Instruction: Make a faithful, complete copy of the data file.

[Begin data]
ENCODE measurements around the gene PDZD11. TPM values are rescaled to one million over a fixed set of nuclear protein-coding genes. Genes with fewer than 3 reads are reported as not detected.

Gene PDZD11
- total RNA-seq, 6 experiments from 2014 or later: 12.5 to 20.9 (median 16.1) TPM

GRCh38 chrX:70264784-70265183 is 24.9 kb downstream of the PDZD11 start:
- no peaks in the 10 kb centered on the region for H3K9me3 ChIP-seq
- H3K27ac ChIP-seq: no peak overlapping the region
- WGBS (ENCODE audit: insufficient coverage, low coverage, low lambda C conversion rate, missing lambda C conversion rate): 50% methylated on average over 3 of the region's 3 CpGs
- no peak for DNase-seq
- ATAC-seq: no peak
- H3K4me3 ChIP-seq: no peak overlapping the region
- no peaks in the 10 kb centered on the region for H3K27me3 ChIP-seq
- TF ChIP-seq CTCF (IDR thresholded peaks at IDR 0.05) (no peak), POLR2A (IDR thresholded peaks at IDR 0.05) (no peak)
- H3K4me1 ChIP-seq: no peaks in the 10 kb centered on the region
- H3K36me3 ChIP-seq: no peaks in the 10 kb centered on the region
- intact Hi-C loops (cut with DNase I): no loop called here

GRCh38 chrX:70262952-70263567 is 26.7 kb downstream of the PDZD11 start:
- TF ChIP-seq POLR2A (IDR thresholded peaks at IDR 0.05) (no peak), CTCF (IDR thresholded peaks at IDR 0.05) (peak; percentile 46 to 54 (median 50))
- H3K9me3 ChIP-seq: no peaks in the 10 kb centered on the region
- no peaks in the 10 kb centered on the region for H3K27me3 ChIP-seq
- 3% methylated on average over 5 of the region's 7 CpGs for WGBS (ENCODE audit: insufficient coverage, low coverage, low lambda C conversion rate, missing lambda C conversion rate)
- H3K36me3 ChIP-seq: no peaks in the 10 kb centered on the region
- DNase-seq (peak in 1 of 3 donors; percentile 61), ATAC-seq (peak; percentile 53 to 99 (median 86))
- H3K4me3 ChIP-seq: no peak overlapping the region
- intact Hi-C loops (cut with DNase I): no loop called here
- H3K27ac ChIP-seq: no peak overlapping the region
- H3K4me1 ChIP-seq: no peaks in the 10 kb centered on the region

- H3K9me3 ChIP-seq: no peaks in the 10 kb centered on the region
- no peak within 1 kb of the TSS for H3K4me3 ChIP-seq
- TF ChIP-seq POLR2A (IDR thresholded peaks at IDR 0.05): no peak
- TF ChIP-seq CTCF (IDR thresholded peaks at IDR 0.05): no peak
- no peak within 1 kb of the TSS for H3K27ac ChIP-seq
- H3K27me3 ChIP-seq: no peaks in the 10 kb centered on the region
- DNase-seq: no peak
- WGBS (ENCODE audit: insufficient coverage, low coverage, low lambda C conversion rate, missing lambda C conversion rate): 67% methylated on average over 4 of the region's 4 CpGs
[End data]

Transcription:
ENCODE measurements around the gene PDZD11. TPM values are rescaled to one million over a fixed set of nuclear protein-coding genes. Genes with fewer than 3 reads are reported as not detected.

Gene PDZD11
- total RNA-seq, 6 experiments from 2014 or later: 12.5 to 20.9 (median 16.1) TPM

GRCh38 chrX:70264784-70265183 is 24.9 kb downstream of the PDZD11 start:
- no peaks in the 10 kb centered on the region for H3K9me3 ChIP-seq
- H3K27ac ChIP-seq: no peak overlapping the region
- WGBS (ENCODE audit: insufficient coverage, low coverage, low lambda C conversion rate, missing lambda C conversion rate): 50% methylated on average over 3 of the region's 3 CpGs
- no peak for DNase-seq
- ATAC-seq: no peak
- H3K4me3 ChIP-seq: no peak overlapping the region
- no peaks in the 10 kb centered on the region for H3K27me3 ChIP-seq
- TF ChIP-seq CTCF (IDR thresholded peaks at IDR 0.05) (no peak), POLR2A (IDR thresholded peaks at IDR 0.05) (no peak)
- H3K4me1 ChIP-seq: no peaks in the 10 kb centered on the region
- H3K36me3 ChIP-seq: no peaks in the 10 kb centered on the region
- intact Hi-C loops (cut with DNase I): no loop called here

GRCh38 chrX:70262952-70263567 is 26.7 kb downstream of the PDZD11 start:
- TF ChIP-seq POLR2A (IDR thresholded peaks at IDR 0.05) (no peak), CTCF (IDR thresholded peaks at IDR 0.05) (peak; percentile 46 to 54 (median 50))
- H3K9me3 ChIP-seq: no peaks in the 10 kb centered on the region
- no peaks in the 10 kb centered on the region for H3K27me3 ChIP-seq
- 3% methylated on average over 5 of the region's 7 CpGs for WGBS (ENCODE audit: insufficient coverage, low coverage, low lambda C conversion rate, missing lambda C conversion rate)
- H3K36me3 ChIP-seq: no peaks in the 10 kb centered on the region
- DNase-seq (peak in 1 of 3 donors; percentile 61), ATAC-seq (peak; percentile 53 to 99 (median 86))
- H3K4me3 ChIP-seq: no peak overlapping the region
- intact Hi-C loops (cut with DNase I): no loop called here
- H3K27ac ChIP-seq: no peak overlapping the region
- H3K4me1 ChIP-seq: no peaks in the 10 kb centered on the region

- H3K9me3 ChIP-seq: no peaks in the 10 kb centered on the region
- no peak within 1 kb of the TSS for H3K4me3 ChIP-seq
- TF ChIP-seq POLR2A (IDR thresholded peaks at IDR 0.05): no peak
- TF ChIP-seq CTCF (IDR thresholded peaks at IDR 0.05): no peak
- no peak within 1 kb of the TSS for H3K27ac ChIP-seq
- H3K27me3 ChIP-seq: no peaks in the 10 kb centered on the region
- DNase-seq: no peak
- WGBS (ENCODE audit: insufficient coverage, low coverage, low lambda C conversion rate, missing lambda C conversion rate): 67% methylated on average over 4 of the region's 4 CpGs